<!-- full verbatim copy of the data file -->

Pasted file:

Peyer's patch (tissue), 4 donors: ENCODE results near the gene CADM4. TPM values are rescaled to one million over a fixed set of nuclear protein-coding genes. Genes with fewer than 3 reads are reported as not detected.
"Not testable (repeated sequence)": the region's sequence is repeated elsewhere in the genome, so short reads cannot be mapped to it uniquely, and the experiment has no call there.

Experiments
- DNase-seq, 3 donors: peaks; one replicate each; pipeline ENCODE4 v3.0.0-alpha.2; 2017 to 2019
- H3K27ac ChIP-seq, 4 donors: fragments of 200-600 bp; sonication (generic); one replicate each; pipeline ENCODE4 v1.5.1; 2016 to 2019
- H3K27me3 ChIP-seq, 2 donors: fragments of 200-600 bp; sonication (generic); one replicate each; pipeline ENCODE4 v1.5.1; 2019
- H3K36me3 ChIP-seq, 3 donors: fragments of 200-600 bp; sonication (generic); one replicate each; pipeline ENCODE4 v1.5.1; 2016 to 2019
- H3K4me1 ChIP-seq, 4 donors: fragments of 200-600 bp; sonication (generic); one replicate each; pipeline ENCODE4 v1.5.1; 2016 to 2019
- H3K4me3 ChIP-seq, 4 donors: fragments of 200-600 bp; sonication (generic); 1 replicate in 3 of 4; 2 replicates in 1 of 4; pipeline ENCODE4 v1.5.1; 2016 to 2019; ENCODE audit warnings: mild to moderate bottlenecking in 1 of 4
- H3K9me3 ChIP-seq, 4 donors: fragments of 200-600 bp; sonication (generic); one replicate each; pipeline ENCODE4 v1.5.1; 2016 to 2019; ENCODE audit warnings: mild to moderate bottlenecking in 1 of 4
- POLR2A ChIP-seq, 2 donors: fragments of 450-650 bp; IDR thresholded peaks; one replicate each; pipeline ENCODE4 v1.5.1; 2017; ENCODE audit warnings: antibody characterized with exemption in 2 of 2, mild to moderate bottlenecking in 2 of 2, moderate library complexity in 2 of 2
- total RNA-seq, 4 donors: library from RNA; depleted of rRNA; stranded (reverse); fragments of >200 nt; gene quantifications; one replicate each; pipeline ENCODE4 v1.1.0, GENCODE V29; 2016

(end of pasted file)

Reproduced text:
Peyer's patch (tissue), 4 donors: ENCODE results near the gene CADM4. TPM values are rescaled to one million over a fixed set of nuclear protein-coding genes. Genes with fewer than 3 reads are reported as not detected.
"Not testable (repeated sequence)": the region's sequence is repeated elsewhere in the genome, so short reads cannot be mapped to it uniquely, and the experiment has no call there.

Experiments
- DNase-seq, 3 donors: peaks; one replicate each; pipeline ENCODE4 v3.0.0-alpha.2; 2017 to 2019
- H3K27ac ChIP-seq, 4 donors: fragments of 200-600 bp; sonication (generic); one replicate each; pipeline ENCODE4 v1.5.1; 2016 to 2019
- H3K27me3 ChIP-seq, 2 donors: fragments of 200-600 bp; sonication (generic); one replicate each; pipeline ENCODE4 v1.5.1; 2019
- H3K36me3 ChIP-seq, 3 donors: fragments of 200-600 bp; sonication (generic); one replicate each; pipeline ENCODE4 v1.5.1; 2016 to 2019
- H3K4me1 ChIP-seq, 4 donors: fragments of 200-600 bp; sonication (generic); one replicate each; pipeline ENCODE4 v1.5.1; 2016 to 2019
- H3K4me3 ChIP-seq, 4 donors: fragments of 200-600 bp; sonication (generic); 1 replicate in 3 of 4; 2 replicates in 1 of 4; pipeline ENCODE4 v1.5.1; 2016 to 2019; ENCODE audit warnings: mild to moderate bottlenecking in 1 of 4
- H3K9me3 ChIP-seq, 4 donors: fragments of 200-600 bp; sonication (generic); one replicate each; pipeline ENCODE4 v1.5.1; 2016 to 2019; ENCODE audit warnings: mild to moderate bottlenecking in 1 of 4
- POLR2A ChIP-seq, 2 donors: fragments of 450-650 bp; IDR thresholded peaks; one replicate each; pipeline ENCODE4 v1.5.1; 2017; ENCODE audit warnings: antibody characterized with exemption in 2 of 2, mild to moderate bottlenecking in 2 of 2, moderate library complexity in 2 of 2
- total RNA-seq, 4 donors: library from RNA; depleted of rRNA; stranded (reverse); fragments of >200 nt; gene quantifications; one replicate each; pipeline ENCODE4 v1.1.0, GENCODE V29; 2016